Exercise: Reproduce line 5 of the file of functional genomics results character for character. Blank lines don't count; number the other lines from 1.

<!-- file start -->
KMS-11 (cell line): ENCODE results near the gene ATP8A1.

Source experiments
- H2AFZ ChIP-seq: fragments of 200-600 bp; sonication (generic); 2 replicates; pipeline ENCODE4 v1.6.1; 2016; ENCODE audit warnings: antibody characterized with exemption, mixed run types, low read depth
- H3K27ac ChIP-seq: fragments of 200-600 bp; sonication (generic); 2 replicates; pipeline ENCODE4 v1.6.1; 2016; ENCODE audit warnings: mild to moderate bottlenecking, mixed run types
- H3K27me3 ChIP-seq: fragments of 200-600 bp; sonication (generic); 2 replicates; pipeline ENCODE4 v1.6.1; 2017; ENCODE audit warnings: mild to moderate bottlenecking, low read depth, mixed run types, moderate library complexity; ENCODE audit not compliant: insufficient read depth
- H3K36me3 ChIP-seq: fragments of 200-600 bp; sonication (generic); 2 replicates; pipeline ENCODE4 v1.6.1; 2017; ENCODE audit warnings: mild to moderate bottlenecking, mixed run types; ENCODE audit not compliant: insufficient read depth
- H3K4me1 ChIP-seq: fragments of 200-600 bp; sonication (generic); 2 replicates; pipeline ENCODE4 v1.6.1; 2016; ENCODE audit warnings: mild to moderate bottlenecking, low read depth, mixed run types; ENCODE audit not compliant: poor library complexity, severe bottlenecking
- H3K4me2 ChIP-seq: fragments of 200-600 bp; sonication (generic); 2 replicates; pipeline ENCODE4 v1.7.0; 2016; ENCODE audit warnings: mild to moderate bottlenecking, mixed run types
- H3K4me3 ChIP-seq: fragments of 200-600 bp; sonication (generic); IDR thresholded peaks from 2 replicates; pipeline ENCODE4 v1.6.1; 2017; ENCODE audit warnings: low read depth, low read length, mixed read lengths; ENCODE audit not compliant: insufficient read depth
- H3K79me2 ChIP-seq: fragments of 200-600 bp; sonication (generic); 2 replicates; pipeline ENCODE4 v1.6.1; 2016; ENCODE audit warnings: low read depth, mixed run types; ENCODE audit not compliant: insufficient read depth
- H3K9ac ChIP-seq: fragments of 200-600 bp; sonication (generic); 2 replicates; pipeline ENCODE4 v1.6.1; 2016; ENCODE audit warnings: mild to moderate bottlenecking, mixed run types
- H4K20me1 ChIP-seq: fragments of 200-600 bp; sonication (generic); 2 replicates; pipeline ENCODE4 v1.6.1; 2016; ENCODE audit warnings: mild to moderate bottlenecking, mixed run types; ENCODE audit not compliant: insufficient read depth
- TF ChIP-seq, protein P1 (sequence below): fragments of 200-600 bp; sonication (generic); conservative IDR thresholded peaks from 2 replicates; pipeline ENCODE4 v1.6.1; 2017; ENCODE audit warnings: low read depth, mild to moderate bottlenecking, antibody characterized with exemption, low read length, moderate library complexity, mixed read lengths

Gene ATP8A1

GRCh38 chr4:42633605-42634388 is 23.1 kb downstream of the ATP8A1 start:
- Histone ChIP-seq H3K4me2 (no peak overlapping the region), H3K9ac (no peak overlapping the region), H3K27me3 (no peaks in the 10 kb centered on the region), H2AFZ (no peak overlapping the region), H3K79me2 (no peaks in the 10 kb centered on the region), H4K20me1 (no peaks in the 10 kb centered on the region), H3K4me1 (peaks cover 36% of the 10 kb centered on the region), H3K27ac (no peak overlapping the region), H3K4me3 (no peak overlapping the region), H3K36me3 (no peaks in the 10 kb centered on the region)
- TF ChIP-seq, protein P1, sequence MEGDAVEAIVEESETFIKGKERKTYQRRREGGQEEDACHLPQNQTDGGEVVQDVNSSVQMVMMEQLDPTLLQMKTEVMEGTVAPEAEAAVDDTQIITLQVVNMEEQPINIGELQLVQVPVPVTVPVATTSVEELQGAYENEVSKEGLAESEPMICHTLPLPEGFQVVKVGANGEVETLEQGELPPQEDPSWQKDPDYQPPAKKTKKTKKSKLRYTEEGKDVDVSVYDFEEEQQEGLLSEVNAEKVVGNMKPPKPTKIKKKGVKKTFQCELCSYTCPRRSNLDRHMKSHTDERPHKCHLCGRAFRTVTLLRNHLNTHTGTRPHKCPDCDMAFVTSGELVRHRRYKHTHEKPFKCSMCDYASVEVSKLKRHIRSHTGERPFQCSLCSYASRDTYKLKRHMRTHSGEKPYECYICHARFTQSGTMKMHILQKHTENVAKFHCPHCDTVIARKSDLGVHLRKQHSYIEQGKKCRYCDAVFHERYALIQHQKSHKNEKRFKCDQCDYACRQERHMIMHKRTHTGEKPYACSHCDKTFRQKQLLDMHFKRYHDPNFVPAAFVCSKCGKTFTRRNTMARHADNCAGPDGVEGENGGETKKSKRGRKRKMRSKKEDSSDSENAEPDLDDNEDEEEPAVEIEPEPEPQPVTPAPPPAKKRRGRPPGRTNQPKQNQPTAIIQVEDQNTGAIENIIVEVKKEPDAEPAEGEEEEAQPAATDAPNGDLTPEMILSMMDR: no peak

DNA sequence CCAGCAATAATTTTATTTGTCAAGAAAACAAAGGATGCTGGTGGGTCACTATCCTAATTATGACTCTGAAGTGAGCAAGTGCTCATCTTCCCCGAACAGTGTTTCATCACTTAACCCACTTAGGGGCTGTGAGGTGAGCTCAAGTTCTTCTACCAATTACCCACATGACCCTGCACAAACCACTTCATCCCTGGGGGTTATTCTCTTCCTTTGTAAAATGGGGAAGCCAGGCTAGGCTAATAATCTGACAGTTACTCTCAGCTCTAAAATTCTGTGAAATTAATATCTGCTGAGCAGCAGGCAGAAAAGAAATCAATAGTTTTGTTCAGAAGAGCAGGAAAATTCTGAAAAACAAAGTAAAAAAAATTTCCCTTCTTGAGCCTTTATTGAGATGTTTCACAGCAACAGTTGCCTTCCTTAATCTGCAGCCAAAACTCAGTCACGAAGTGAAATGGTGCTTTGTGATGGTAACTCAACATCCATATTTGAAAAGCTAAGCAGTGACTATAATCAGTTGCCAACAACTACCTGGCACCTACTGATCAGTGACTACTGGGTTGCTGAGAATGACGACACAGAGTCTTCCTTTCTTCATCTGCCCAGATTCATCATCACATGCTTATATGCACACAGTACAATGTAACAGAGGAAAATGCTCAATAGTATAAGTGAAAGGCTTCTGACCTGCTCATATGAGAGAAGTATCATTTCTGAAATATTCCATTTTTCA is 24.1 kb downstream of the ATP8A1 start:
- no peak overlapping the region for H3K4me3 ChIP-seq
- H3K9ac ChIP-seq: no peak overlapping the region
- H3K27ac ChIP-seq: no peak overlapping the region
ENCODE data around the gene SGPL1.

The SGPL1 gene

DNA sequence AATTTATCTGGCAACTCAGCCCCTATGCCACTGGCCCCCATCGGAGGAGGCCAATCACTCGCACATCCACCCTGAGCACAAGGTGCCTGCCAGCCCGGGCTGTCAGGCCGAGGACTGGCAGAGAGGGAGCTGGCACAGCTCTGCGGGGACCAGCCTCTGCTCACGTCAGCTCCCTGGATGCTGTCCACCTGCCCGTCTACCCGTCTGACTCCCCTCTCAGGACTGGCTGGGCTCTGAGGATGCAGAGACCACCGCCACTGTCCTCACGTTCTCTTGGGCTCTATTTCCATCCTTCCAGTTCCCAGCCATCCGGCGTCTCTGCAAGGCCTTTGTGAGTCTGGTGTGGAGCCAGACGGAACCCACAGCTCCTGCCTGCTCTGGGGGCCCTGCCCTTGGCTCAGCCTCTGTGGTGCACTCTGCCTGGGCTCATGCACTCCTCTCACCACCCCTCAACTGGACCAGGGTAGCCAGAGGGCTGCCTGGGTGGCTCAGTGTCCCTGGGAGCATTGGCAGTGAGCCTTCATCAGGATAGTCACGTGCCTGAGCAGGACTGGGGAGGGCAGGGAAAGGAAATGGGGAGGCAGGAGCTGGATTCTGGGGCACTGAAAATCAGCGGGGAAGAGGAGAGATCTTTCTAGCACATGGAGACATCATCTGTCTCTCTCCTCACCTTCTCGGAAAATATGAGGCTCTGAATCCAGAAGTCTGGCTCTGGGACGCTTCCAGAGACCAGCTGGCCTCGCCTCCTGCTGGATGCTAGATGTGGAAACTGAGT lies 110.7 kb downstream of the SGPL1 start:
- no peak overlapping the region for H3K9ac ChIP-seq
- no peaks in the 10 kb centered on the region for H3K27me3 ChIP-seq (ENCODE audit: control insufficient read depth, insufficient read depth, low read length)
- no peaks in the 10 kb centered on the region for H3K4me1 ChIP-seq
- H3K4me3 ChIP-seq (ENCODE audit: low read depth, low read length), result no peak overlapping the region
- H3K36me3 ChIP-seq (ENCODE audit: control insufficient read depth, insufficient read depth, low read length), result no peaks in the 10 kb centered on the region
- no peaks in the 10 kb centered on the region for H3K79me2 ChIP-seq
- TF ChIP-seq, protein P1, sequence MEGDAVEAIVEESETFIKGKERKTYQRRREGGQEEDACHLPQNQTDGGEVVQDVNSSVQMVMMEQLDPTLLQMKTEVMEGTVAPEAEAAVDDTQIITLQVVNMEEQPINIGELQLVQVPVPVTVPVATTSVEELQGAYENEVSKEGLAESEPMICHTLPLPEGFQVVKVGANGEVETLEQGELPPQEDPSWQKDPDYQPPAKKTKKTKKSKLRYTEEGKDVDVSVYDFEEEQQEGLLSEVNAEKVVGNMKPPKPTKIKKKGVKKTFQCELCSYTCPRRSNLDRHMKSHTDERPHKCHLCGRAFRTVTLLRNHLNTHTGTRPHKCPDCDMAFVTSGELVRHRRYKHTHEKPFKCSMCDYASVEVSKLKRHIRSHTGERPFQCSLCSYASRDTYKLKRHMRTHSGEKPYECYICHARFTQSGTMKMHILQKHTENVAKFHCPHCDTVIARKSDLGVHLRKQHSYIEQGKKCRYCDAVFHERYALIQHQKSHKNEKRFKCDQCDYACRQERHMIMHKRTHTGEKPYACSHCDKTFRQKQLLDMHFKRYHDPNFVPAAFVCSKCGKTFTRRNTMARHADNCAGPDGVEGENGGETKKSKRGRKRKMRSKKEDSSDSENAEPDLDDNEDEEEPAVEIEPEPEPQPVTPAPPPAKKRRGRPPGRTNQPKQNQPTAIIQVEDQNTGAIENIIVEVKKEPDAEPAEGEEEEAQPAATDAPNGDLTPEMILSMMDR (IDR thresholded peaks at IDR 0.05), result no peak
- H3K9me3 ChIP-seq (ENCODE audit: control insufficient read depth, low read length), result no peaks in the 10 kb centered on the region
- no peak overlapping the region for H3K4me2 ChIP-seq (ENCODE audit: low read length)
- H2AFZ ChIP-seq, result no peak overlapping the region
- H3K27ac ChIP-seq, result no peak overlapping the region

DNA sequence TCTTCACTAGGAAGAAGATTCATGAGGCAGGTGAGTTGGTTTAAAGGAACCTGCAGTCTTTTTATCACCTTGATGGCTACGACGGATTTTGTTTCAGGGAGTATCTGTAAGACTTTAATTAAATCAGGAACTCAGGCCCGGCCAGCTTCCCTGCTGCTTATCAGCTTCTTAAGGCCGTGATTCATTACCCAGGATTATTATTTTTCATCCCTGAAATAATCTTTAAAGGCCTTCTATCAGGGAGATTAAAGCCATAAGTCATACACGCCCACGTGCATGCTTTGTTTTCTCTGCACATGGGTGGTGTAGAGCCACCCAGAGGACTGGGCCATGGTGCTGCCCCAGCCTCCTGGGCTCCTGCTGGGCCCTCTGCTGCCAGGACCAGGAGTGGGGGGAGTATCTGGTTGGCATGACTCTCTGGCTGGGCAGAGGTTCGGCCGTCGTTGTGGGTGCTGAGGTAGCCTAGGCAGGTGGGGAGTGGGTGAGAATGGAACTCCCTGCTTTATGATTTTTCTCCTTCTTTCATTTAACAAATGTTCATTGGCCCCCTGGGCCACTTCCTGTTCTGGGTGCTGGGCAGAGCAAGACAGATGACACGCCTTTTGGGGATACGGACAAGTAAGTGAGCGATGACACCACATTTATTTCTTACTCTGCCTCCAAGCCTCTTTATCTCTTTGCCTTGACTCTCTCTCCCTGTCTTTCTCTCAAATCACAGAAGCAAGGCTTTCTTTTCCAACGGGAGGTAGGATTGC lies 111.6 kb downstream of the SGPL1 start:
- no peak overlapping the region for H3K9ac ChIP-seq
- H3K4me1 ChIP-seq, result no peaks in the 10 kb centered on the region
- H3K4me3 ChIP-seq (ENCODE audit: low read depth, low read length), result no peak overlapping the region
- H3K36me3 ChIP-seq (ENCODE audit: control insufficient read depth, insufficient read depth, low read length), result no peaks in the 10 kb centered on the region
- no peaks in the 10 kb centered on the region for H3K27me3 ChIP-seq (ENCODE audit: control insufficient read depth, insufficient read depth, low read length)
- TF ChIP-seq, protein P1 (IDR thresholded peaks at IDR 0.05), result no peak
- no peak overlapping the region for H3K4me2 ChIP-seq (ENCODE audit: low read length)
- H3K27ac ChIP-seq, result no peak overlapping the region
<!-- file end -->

- H3K27me3 ChIP-seq: fragments of 200-600 bp; sonication (generic); 2 replicates; pipeline ENCODE4 v1.6.1; 2017; ENCODE audit warnings: mild to moderate bottlenecking, low read depth, mixed run types, moderate library complexity; ENCODE audit not compliant: insufficient read depth